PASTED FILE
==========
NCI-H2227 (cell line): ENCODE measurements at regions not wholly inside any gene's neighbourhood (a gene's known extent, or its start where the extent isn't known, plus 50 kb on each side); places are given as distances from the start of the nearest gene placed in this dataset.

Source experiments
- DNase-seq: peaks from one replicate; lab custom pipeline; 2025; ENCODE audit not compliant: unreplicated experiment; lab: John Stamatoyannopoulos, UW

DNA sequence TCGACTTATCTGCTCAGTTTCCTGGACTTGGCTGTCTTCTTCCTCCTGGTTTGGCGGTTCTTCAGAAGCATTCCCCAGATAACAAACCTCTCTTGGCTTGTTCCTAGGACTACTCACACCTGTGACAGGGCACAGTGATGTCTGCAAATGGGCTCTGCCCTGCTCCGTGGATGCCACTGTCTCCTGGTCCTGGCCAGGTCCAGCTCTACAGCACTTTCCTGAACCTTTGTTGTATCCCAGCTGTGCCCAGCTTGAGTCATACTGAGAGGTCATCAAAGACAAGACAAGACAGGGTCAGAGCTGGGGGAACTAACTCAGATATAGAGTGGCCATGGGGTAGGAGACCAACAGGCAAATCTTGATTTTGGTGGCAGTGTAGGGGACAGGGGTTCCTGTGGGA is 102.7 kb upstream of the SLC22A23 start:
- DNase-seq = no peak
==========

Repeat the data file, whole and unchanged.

NCI-H2227 (cell line): ENCODE measurements at regions not wholly inside any gene's neighbourhood (a gene's known extent, or its start where the extent isn't known, plus 50 kb on each side); places are given as distances from the start of the nearest gene placed in this dataset.

Source experiments
- DNase-seq: peaks from one replicate; lab custom pipeline; 2025; ENCODE audit not compliant: unreplicated experiment; lab: John Stamatoyannopoulos, UW

DNA sequence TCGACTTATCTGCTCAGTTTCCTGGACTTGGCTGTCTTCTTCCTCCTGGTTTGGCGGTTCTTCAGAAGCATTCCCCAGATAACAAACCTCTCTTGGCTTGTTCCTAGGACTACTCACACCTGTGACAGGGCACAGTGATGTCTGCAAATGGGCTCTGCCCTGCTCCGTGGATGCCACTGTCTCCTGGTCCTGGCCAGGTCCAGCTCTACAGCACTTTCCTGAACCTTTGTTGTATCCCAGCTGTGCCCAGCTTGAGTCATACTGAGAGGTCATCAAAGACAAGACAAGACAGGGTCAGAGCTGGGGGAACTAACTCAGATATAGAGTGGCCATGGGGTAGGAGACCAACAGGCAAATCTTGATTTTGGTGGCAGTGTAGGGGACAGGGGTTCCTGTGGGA is 102.7 kb upstream of the SLC22A23 start:
- DNase-seq = no peak